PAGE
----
Here’s to writers pleasing themselves!

Posted in Book covers, Genres, Publishing, Self-Publishing, Uncategorized, Writing

The dumbing down of ‘chick-lit’

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I already know what ‘serious’ writers are going to say: chicklit is ‘dumb’ by definition. I beg to differ; however, I also think that the derision isn’t entirely without foundation. My own reading and writing habits have led me to this conclusion. But let’s start in broader terms to address the question of whether writing and the literature that is the result has, overall, suffered from the dreaded ‘dumbing down.’ Many believe so.

In a 2015 piece by Stephen Carter, a Blomberg View columnist (he also happens to be both a law professor at Yale and a novelist), he quotes prominent science fiction writer Ursula K. Leguin who refers to what she sees as the twenty-first century formulaic creation of best sellers in this way: “The readability of many best sellers is much like the edibility of junk food…I believe that reading only packaged microwavable fiction ruins the taste, destabilizes the moral blood pressure, and makes the mind obese.”[1]

Of course she refers to the influence of Amazon and its well-pondered algorithm for determining best-seller status. Carter, however, isn’t buying it. He believes that perhaps a more important part of the issue is that readers’ tastes have changed; attention spans are shorter. Perhaps we have done it to ourselves. But others take a different view.

There is much grumbling in the ‘serious’ writers’ communities about the perceived negative impact of self-publishing on current literature; there is a significant sentiment (not held by all self-described serious writers, I might add) that it has been the proliferation of unedited self-published books that has had the most serious effect.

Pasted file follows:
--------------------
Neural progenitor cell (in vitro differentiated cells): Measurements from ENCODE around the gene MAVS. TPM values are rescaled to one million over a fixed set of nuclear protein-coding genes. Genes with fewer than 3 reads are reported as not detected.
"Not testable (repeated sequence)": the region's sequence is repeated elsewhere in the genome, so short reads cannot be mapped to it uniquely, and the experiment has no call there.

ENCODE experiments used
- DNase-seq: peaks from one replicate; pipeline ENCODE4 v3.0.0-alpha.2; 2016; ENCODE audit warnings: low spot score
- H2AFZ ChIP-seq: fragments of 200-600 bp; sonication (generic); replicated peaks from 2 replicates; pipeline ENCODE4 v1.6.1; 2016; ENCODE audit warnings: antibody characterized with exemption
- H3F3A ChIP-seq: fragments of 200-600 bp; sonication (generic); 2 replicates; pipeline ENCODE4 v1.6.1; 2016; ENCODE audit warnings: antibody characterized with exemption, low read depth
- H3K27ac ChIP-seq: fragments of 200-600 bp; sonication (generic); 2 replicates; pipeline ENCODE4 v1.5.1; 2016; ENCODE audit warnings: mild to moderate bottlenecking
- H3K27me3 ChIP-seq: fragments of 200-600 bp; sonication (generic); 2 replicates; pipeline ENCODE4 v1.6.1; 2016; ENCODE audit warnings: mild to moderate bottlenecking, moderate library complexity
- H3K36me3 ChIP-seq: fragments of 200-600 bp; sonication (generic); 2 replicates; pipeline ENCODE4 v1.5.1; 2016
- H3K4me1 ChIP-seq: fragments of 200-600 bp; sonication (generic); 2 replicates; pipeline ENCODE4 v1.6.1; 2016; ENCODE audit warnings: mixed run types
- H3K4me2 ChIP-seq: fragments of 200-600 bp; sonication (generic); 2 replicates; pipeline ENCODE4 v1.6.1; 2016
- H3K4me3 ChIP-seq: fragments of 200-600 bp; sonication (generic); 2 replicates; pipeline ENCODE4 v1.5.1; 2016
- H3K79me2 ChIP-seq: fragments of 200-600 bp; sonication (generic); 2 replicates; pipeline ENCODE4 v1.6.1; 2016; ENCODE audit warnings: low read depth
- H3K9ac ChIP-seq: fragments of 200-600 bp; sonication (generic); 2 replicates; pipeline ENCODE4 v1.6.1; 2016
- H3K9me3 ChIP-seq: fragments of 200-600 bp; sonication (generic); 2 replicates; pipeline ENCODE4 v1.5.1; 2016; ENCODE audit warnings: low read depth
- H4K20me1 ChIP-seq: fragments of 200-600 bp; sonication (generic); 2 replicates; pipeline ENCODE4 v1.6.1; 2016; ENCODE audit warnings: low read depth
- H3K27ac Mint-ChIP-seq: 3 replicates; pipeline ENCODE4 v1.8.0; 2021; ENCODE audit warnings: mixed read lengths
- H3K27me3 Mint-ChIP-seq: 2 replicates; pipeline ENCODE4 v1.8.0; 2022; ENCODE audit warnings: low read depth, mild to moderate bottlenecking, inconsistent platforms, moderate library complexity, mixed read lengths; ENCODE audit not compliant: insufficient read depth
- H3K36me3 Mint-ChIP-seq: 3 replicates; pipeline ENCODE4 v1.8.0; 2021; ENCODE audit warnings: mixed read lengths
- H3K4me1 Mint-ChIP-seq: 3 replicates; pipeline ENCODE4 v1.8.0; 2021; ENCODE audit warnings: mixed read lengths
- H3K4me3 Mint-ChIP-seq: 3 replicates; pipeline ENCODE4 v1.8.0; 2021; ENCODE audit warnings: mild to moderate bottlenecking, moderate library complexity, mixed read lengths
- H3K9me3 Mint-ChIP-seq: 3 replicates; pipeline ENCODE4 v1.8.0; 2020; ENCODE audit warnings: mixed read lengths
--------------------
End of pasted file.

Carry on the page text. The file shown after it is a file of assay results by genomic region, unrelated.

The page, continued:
One online writer has suggested that “with self-publishing it seems like the editors have all disappeared. Ten or more books on recent New York Times Best Sellers List are there because the millions of fanboys and fangirls have bought their hero’s book…maybe the bar is set a bit too low.”[2]

So there seem to be two issues that people consider to be characteristics of ‘dumbed-down literature.’ The first one (and a big one for people like me who have taught writing over the years) is the issue of actual command of the language including grammar, syntax, spelling, word choice and all those things that our English teachers tried to inculcate in us over the years. The second one is the substance – or lack thereof – of the books that are popular today.

In my view, the truth is that quality writing can be practiced in any genre from literary fiction to popular erotica and everything in between. The topic seems secondary; if you’re passionate about writing it, you’re good at it, and your readers love it (or at least the first two if your readers haven’t found you yet), then I say write on. Even if what you write is derided by some as merely ‘chick lit.’

In general, the term chick lit means any literature that appeals mostly to women. So, what’s wrong with that? Does that make it dumb? If chick lit is dumb, then women are dumb by extension. Don’t say that to my face. But has even literature aimed at women been dumbed down? I have a personal hate on for many pieces of chick lit and it isn’t for the reasons you might think.

In my view, women are infantilized by their chick lit not so much by the stories or the writing, but byu the covers. Have you looked at any lately? I’ve been examining them as we contemplate the design of my new book which is women’s fiction. Is this really how women see themselves?

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Need I say more?

 

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Okay, just a bit more!